Investment Firms Need Skills Development for ESG

More than two-thirds of the finance professionals in a recent survey say their industry needs more skills development in sustainable finance to meet the expected growth in demand from regulators and stakeholders.

The survey, released last week by Toronto Finance International, Financial Centres for Sustainability, and consulting firm Deloitte Canada, said 68% of finance professionals surveyed reported their organizations faced a shortage of specialized skills in environmental, social and governance (ESG) practices, The Canadian Press reports.

“Everyone feels that we’re at this tipping point with regards to climate and we’ve got to start acting quickly,” Toronto Finance International CEO Jennifer Reynolds told the Globe and Mail. “We’re going to start seeing regulations in Canada start coming at us, so we’ve got to be ready for it as an industry, and in broader Corporate Canada as well. So the urgency is starting to increase, which is a good thing.”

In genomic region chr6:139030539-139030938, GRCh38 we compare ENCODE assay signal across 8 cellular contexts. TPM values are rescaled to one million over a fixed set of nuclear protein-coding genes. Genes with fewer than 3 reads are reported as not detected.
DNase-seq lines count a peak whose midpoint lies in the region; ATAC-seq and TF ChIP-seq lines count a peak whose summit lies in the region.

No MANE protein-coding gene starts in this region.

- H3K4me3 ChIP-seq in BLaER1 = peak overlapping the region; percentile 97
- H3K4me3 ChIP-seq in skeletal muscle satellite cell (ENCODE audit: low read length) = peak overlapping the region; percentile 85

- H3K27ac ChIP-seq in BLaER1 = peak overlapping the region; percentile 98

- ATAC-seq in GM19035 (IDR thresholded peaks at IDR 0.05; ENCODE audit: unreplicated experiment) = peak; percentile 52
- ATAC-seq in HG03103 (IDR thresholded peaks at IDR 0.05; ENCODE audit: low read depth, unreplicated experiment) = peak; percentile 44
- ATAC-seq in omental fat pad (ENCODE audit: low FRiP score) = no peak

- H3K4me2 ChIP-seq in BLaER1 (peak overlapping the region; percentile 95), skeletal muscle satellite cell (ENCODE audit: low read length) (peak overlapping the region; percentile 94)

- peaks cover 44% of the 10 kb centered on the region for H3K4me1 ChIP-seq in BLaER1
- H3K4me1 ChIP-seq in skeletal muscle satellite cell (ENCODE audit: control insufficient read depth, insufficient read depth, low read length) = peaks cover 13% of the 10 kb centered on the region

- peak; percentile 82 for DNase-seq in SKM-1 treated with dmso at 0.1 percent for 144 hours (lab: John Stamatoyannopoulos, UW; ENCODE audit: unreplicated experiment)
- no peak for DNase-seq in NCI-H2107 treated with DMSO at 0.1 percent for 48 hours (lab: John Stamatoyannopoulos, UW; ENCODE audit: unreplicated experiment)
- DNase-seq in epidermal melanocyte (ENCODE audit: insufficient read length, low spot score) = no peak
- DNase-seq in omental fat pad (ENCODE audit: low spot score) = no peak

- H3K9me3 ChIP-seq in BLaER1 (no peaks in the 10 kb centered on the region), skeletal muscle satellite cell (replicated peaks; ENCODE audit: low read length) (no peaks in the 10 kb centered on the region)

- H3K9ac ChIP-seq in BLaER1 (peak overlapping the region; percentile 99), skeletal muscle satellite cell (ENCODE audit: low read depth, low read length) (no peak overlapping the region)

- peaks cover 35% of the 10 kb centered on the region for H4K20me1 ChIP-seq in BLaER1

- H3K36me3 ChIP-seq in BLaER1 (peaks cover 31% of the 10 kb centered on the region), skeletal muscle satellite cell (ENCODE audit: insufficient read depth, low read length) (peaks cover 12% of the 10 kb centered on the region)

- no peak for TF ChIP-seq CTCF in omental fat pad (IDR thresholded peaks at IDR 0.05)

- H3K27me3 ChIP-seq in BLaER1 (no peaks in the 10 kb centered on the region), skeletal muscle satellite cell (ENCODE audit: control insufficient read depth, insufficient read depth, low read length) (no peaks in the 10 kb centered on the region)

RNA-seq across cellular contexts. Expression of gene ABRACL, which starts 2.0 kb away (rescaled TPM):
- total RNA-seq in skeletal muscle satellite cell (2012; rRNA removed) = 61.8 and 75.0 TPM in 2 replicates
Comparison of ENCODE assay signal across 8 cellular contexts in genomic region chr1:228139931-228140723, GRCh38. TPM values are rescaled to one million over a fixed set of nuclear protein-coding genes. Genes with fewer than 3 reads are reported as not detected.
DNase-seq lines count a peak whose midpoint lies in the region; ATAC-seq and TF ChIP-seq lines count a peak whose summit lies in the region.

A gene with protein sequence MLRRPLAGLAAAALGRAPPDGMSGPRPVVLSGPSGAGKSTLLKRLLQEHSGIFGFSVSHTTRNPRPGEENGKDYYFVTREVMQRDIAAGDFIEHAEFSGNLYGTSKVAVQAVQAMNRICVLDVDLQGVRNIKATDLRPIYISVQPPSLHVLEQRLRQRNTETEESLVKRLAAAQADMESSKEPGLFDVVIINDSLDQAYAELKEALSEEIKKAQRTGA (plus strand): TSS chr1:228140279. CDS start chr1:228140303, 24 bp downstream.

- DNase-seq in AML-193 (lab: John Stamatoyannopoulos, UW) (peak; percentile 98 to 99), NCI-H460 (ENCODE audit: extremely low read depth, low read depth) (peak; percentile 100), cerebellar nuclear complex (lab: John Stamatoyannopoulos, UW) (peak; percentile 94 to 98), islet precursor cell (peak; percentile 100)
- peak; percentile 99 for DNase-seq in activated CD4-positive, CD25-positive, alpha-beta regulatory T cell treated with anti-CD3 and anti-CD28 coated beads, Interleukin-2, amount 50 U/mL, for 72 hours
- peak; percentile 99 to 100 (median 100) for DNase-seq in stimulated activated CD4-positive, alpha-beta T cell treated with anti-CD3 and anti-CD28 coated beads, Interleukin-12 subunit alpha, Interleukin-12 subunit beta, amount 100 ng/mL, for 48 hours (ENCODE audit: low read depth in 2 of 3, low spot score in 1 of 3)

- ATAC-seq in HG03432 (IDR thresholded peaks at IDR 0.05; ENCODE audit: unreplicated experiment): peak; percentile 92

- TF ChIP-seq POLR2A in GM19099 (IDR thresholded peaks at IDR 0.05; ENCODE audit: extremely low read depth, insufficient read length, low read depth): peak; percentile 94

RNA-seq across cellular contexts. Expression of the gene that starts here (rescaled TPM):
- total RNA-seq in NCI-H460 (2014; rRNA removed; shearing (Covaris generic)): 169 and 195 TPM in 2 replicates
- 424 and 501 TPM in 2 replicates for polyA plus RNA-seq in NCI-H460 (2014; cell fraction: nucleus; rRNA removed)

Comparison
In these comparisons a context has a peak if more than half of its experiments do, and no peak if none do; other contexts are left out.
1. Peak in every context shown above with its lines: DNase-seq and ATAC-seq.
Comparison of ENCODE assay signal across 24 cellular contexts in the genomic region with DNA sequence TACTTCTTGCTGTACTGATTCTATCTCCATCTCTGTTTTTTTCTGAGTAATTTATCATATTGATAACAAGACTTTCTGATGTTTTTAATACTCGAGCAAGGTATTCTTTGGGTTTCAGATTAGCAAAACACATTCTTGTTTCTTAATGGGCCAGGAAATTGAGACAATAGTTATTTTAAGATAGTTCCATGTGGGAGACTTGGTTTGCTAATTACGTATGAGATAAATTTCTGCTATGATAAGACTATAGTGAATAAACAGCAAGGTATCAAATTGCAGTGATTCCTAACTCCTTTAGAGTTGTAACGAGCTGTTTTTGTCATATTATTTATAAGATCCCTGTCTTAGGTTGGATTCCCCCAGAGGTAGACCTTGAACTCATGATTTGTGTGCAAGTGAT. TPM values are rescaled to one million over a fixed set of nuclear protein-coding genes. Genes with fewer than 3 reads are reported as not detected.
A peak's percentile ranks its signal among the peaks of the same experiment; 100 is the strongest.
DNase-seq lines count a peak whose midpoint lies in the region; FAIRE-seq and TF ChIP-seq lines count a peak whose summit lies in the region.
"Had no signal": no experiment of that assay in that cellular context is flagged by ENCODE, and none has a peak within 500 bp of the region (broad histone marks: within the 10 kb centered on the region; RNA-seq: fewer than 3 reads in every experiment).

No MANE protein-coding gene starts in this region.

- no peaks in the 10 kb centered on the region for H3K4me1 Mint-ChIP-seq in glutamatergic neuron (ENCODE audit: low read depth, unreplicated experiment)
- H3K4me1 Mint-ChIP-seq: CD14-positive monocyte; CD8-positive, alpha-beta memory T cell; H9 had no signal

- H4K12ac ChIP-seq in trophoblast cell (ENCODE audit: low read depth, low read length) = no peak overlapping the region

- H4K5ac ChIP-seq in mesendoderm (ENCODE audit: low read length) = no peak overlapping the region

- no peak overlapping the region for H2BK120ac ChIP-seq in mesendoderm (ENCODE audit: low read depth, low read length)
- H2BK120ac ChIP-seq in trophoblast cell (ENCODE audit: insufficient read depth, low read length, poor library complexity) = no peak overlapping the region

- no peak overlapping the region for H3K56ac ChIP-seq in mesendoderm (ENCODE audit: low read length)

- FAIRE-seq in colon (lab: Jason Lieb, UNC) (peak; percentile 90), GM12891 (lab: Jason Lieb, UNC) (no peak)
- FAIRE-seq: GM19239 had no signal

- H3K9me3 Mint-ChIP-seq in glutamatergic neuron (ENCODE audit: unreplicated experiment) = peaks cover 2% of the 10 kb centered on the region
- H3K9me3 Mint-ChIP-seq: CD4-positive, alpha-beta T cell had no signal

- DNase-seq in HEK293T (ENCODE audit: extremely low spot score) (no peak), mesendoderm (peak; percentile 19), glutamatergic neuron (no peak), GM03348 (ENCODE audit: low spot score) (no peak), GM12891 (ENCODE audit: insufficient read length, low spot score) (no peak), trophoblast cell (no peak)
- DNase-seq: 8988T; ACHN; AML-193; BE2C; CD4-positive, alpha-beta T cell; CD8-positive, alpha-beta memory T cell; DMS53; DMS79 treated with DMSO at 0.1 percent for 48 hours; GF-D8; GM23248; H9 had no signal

Of those experiencing a shortage, 85% said the impact was moderate or significant.

The report was based on a survey of more than 100 financial services professionals responsible for developing sustainable finance competency. It came as many organizations work to integrate action on climate change and other issues into their operations.

The survey found 73% of respondents said sustainable finance strategies were becoming integral to their organization, while all respondents said skills and talent in the specialization are important.

The report called on the financial industry, government, and post-secondary schools to help close the skills gap, since they all play a role in building a sustainable finance talent pool. But ESG and sustainable finance specialist Alexandria Fisher tweeted a different prescription.

“The financial industry needs to welcome ‘outsiders’ and challenge its biases,” she wrote. “On average, it is easier to teach an #ESG or sustainability specialist finance than teach a CFA or MBA ESG.”

This post is originally from The Canadian Press

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